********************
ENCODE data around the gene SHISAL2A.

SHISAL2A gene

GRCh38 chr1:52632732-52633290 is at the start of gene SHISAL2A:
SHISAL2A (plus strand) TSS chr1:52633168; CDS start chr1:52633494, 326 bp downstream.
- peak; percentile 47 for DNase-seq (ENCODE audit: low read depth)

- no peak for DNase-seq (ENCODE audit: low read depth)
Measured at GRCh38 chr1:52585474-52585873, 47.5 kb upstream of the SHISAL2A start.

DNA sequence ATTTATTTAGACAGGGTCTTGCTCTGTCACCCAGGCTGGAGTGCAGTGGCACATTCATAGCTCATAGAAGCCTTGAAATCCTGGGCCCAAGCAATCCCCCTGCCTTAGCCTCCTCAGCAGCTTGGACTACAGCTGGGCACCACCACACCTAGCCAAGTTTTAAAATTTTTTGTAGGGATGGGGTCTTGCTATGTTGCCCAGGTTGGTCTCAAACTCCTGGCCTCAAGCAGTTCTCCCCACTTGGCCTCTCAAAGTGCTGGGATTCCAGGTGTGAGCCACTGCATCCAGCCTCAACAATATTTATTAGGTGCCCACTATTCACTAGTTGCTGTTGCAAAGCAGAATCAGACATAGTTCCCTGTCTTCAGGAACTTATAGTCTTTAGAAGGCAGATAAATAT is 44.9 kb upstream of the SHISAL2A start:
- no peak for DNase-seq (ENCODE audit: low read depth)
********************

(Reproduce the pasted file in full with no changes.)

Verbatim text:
ENCODE data around the gene SHISAL2A.

SHISAL2A gene

GRCh38 chr1:52632732-52633290 is at the start of gene SHISAL2A:
SHISAL2A (plus strand) TSS chr1:52633168; CDS start chr1:52633494, 326 bp downstream.
- peak; percentile 47 for DNase-seq (ENCODE audit: low read depth)

- no peak for DNase-seq (ENCODE audit: low read depth)
Measured at GRCh38 chr1:52585474-52585873, 47.5 kb upstream of the SHISAL2A start.

DNA sequence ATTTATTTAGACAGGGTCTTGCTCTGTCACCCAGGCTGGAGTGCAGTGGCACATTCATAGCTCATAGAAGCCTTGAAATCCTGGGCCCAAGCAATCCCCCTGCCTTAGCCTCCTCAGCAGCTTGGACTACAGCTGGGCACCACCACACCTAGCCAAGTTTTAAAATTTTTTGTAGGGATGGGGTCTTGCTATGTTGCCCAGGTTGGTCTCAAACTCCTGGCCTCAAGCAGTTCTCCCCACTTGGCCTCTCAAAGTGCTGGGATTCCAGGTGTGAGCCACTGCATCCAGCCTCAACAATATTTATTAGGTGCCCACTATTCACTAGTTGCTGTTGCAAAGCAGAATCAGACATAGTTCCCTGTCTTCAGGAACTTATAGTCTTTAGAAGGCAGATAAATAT is 44.9 kb upstream of the SHISAL2A start:
- no peak for DNase-seq (ENCODE audit: low read depth)